Even at 18, your child may have very specific thoughts about their end-of-life decisions. So although the conversation may feel unpleasant or unnecessary, take a few moments to have a frank discussion with your child. They may surprise you and be more adult-like than you think.  


2. HIPAA Authorization


The Privacy Rule of the Health Insurance Portability and Accountability Act, or HIPAA, outlines the standards put in place to protect the privacy of medical records as well as other personal health information. Only individuals with legal permission may access it.


College students (18 or older) are legally adults, meaning that parents no longer have the legal right to access their children’s medical records or make any medical decisions for their children in the event they’re unable to make their own. This holds even if the child is still on their parents’ health insurance.


Additionally, parents may be unable to find out any information related to their child’s medical status, which can be particularly scary should you find yourself communicating with a hospital over the phone during a medical emergency. For example, if your adult child is in a car accident in another state while away at college, it’s very unlikely that the hospital will release any information over the form without a HIPAA authorization. Parents should, therefore, request their 18-year-old to sign a HIPAA authorization BEFORE they leave for college that allows their health information to be disclosed to a third party, in this instance, Mom and Dad, even from far away.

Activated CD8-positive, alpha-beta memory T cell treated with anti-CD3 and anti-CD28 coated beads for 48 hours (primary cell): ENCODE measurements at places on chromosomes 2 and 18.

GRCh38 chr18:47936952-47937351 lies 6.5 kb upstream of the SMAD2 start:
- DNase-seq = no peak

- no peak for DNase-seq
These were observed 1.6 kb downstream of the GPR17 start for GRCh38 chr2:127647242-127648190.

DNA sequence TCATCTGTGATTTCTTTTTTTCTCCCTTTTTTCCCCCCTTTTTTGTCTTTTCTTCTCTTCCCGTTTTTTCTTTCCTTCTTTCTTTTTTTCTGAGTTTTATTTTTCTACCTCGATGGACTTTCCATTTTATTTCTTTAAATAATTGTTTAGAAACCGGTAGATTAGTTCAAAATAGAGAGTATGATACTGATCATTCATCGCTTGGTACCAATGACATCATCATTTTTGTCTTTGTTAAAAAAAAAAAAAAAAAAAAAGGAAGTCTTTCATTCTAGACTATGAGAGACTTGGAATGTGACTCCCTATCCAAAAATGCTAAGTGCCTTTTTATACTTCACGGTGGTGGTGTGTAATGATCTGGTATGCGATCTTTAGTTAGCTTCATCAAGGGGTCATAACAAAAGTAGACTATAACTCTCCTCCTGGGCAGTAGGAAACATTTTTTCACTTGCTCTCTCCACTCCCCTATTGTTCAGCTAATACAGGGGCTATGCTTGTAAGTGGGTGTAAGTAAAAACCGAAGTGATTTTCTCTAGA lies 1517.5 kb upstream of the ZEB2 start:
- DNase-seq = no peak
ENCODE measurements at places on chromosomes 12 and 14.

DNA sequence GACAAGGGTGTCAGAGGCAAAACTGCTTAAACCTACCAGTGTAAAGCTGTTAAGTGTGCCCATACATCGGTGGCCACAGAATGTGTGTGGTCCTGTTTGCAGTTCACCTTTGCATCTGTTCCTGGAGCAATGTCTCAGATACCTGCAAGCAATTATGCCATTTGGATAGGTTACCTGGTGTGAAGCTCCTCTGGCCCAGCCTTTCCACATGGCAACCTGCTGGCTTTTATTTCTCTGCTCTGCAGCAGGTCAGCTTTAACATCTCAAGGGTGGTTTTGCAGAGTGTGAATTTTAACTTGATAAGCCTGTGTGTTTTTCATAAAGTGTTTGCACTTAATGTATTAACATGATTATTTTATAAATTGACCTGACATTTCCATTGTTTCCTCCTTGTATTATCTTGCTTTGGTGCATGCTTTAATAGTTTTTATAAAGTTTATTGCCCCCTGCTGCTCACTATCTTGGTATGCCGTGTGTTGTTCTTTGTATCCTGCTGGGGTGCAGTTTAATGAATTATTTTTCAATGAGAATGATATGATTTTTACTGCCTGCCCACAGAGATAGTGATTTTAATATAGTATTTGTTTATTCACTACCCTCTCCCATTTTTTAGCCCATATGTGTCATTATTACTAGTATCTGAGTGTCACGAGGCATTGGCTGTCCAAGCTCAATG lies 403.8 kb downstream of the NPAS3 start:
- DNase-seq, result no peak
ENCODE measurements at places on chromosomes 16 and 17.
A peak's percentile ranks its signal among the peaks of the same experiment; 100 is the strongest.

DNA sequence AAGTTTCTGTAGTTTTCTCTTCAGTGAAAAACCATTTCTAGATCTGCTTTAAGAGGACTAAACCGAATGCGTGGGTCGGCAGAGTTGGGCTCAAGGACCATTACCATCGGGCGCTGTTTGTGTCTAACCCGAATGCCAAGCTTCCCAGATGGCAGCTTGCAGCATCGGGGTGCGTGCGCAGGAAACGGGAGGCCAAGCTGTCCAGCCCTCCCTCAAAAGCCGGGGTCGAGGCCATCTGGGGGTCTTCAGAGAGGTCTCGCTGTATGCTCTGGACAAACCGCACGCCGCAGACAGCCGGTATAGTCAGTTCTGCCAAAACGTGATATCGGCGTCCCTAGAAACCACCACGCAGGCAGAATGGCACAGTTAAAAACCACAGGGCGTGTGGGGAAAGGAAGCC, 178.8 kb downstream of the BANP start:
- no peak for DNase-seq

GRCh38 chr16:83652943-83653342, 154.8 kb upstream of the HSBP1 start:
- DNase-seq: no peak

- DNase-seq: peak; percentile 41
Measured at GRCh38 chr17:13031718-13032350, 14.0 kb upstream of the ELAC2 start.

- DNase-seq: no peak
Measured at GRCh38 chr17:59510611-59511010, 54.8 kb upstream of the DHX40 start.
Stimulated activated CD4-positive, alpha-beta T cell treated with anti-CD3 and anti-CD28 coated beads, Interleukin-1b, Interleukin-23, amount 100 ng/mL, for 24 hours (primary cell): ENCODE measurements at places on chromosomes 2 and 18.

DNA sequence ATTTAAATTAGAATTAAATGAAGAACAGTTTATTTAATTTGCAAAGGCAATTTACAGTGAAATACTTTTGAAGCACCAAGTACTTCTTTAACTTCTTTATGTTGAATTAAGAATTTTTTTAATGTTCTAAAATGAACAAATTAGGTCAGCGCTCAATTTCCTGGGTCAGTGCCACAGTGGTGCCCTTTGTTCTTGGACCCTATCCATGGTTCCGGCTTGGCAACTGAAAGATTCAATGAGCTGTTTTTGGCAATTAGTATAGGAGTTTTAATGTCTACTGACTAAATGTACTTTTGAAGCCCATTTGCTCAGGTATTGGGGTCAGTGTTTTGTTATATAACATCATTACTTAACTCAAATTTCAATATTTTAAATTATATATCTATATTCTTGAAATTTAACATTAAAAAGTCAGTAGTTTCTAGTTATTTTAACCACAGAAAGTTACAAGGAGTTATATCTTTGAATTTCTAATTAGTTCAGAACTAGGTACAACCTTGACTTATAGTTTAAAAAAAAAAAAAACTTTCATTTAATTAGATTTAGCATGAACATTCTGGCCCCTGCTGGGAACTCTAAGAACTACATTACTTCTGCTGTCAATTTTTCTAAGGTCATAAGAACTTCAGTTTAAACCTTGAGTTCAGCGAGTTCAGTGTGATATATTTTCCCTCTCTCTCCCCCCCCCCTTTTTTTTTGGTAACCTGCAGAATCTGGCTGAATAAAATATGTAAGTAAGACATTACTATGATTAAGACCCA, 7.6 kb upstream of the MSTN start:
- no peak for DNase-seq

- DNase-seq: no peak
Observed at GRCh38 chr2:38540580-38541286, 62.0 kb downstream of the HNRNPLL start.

3. Durable Power of Attorney


A durable power of attorney allows you as a third party to make many types of financial decisions on your child’s behalf, including decisions about how to pay for their health care or paying/negotiating release from a lease. This can be important if you need to help a child that has become ill in a different state. A durable power of attorney can take effect immediately or in the event your child becomes incapacitated, depending on how it’s drafted.


By having your adult child sign a durable power of attorney, you’ll be able to access important financial information belonging to them. These can include bank statements, tax returns, even your child’s bursar’s statement and financial aid package. A durable power of attorney will also allow you to pay your child’s bills and sign any necessary documents should they be unable.


Contact a Seattle estate planning attorney before your child leaves for college.


Many online services provide templates for these important estate planning documents. While this may sound convenient at first, the laws around healthcare proxies, HIPAA authorizations, and durable powers of attorney can vary by state, which is why consulting with a knowledgeable Washington State estate planning attorney is advantageous.


Our Seattle estate planning attorneys have vast experience drafting these documents and providing guidance about how to create a solid estate plan, including a will, beginning in young adulthood. So give yourselves and your children the gift of security with a new estate plan. Call us today.